Today’s full-year results release from Sports Direct (LSE: SPD) shows that the retailer has endured a tough 12 months. Although sales rose by 2.5% versus the prior year, a difficult operating environment in the second half meant that underlying pre-tax profit fell by 8.4%.

Looking ahead, more challenges are expected in the current year, with Sports Direct forecast to record a further fall of 8% in earnings in the period to April 2017. This could hurt investor sentiment in the short run and as a result of the company being heavily UK-focused, the impact of Brexit and the potential for declining consumer sentiment could cause Sports Direct’s forecasts to come under pressure.

However, as was the case in the last downturn, discount retailers such as Sports Direct can weather an economic storm much better than mid-tier operators. Therefore, the impact of Brexit may not be quite as marked as for a number of its retail sector peers. And with Sports Direct trading on a price-to-earnings (P/E) ratio of 8.3, a 30% rise in its share price would still leave it trading on a very low rating of 10.9.

Turnaround continues

Also enduring a tough period in recent years has been Morrisons (LSE: MRW). The supermarket chain has seemingly been behind the curve regarding online shopping and convenience stores, with many of its peers enjoying growth in both those areas.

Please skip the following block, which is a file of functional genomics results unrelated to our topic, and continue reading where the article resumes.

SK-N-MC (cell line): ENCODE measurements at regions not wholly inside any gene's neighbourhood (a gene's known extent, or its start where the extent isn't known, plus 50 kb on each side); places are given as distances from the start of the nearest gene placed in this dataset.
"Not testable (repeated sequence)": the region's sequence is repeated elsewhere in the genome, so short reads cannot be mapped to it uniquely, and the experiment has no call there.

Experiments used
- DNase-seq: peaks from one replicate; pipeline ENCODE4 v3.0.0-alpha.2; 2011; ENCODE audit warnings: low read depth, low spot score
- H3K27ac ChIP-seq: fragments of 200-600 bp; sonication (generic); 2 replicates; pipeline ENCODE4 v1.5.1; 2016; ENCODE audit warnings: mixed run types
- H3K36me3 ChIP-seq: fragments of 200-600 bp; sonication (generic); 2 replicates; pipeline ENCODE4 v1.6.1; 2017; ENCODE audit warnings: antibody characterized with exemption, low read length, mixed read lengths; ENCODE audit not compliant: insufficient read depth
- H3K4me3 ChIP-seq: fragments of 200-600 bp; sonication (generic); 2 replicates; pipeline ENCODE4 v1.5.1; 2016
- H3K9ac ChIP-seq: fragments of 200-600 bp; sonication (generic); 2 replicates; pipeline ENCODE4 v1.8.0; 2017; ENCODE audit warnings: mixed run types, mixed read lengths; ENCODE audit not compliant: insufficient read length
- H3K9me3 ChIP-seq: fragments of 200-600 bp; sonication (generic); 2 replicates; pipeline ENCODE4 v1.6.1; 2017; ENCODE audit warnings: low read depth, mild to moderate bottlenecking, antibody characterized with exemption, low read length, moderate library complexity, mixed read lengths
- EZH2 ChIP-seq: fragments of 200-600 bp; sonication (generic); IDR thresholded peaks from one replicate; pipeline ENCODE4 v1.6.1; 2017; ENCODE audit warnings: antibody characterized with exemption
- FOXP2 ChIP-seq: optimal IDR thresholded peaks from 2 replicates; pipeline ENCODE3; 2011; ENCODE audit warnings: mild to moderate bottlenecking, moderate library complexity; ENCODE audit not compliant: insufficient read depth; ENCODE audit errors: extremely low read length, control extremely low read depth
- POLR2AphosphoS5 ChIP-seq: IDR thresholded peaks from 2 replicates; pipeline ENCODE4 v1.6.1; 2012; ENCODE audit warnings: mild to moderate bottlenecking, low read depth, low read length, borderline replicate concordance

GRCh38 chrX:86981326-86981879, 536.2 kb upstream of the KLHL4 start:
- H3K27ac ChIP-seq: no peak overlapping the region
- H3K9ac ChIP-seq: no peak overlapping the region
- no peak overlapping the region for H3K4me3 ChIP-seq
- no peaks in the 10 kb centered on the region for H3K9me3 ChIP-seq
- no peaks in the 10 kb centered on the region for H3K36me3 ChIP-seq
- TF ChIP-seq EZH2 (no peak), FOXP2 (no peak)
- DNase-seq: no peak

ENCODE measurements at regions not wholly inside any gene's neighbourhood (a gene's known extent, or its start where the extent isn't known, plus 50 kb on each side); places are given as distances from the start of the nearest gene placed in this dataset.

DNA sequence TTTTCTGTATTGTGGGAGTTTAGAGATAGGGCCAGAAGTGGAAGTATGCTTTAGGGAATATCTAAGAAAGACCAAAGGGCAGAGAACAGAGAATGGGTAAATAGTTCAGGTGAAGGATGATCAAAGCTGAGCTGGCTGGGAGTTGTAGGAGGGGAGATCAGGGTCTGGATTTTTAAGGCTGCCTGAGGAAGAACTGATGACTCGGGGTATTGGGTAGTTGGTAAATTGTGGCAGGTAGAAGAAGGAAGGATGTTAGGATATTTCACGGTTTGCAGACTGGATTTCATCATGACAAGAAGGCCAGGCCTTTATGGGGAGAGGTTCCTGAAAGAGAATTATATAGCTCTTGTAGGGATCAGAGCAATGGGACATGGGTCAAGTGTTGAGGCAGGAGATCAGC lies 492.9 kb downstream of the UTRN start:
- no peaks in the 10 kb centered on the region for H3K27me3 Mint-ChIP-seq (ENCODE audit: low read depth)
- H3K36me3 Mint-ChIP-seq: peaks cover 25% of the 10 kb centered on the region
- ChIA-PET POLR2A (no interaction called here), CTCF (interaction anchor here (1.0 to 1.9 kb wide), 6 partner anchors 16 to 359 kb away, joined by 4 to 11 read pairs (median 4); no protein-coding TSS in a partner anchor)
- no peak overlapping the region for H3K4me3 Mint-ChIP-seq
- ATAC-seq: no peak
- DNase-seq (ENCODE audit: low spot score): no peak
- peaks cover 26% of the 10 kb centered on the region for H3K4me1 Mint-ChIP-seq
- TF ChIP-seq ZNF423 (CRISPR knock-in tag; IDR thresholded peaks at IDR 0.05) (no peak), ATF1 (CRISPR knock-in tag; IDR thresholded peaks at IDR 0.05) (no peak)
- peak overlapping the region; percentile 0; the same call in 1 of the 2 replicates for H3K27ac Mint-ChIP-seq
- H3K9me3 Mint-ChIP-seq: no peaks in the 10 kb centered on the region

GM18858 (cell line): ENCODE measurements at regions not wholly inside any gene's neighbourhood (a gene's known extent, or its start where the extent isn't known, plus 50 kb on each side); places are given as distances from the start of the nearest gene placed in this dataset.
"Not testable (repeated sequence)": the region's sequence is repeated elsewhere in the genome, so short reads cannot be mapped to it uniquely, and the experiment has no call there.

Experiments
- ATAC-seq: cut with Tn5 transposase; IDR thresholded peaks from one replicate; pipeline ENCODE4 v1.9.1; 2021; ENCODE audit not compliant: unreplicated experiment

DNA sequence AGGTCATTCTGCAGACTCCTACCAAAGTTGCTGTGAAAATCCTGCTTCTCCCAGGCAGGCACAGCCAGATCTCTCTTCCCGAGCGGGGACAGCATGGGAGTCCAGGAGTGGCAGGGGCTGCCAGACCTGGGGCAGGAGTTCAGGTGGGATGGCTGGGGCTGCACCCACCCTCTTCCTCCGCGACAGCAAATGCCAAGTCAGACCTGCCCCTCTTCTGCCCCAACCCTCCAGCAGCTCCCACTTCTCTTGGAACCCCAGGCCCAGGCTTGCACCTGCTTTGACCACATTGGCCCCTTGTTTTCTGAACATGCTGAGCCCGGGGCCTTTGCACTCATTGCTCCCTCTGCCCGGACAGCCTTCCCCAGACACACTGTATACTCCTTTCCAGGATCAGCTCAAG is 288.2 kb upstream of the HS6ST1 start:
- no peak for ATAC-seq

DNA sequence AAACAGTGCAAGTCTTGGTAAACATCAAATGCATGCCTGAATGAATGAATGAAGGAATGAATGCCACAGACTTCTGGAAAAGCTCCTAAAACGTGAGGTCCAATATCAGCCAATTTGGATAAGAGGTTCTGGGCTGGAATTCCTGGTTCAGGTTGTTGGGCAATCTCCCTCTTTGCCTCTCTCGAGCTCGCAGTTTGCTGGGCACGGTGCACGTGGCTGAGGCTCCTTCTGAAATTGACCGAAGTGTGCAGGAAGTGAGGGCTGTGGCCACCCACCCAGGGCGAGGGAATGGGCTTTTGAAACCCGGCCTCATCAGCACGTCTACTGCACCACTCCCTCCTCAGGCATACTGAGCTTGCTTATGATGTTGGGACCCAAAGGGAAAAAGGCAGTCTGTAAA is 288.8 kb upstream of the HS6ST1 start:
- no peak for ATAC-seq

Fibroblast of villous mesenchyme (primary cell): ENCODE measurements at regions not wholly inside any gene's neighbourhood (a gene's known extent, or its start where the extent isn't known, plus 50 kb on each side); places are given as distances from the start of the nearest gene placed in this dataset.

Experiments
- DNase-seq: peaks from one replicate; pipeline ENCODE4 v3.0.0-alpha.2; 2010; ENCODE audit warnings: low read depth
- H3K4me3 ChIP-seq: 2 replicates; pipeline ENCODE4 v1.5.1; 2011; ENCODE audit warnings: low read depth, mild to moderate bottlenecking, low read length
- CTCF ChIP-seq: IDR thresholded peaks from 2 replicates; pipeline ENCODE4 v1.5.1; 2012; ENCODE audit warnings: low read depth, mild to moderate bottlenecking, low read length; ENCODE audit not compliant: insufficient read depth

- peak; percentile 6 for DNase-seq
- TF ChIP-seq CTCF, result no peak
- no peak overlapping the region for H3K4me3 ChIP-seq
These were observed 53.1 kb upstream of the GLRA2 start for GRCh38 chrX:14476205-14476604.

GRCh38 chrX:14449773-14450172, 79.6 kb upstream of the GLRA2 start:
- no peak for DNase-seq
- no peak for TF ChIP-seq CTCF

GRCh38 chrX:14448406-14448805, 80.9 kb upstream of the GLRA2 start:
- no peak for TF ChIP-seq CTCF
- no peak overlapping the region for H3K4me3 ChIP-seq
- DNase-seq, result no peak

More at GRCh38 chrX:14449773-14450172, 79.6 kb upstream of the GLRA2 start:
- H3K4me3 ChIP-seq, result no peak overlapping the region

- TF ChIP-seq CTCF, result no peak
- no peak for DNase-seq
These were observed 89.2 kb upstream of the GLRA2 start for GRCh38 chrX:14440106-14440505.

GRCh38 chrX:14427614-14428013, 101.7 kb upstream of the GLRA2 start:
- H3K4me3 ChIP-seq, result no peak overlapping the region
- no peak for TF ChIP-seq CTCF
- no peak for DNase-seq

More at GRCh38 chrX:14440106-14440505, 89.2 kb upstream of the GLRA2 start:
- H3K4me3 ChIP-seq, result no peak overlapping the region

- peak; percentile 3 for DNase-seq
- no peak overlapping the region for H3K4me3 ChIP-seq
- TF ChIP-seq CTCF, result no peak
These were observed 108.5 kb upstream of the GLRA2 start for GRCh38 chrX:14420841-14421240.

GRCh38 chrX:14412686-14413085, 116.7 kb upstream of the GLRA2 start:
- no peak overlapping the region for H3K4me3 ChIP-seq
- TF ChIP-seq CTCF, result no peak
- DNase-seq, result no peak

However, Morrisons has now moved away from convenience stores as its venture into that space proved to be somewhat disappointing. This is part of a new strategy to return Morrisons to its core offering of good value, fresh food and it’s also seeking to leverage its status as a major food producer to expand sales and profitability over the medium-to-long term.

Its ability to execute this new strategy is likely to have a major impact on its shares and it seems to be a case of ‘so far, so good’ in this regard. For example, Morrisons is forecast to increase its bottom line by 31% this year and by a further 10% next year. With its shares trading on a price-to-book (P/B) ratio of only 1.1, there seems to be at least 30% upside on offer as the Morrisons turnaround story continues.

Still rising

One company that’s not struggling at the moment is Unilever (LSE: ULVR). Its exposure to emerging markets is not only providing it with useful diversity while the outlook for the EU remains uncertain, but also looks set to generate a stunning level of growth in the long run. With incomes in China, India and the rest of the developing world rising at a brisk pace and demand for consumer staples and discretionary goods being robust, Unilever seems to have the perfect mix of defensive and growth attributes.

It’s little wonder, therefore, that Unilever’s shares have risen by 25% since the turn of the year. Although they trade on a P/E ratio of 24.9, the reality is that Unilever is likely to record high-single-digit growth in earnings over the long run. Therefore, assuming it keeps the same rating as at present, its shares could realistically be 30% higher within the next few years. And due to the potential for increased uncertainty, Unilever could become even more popular among nervous investors and this could push its valuation higher.

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Peter Stephens owns shares of Morrisons and Unilever. The Motley Fool UK owns shares of and has recommended Unilever. The Motley Fool UK has recommended Sports Direct International. We Fools don't all hold the same opinions, but we all believe that considering a diverse range of insights makes us better investors.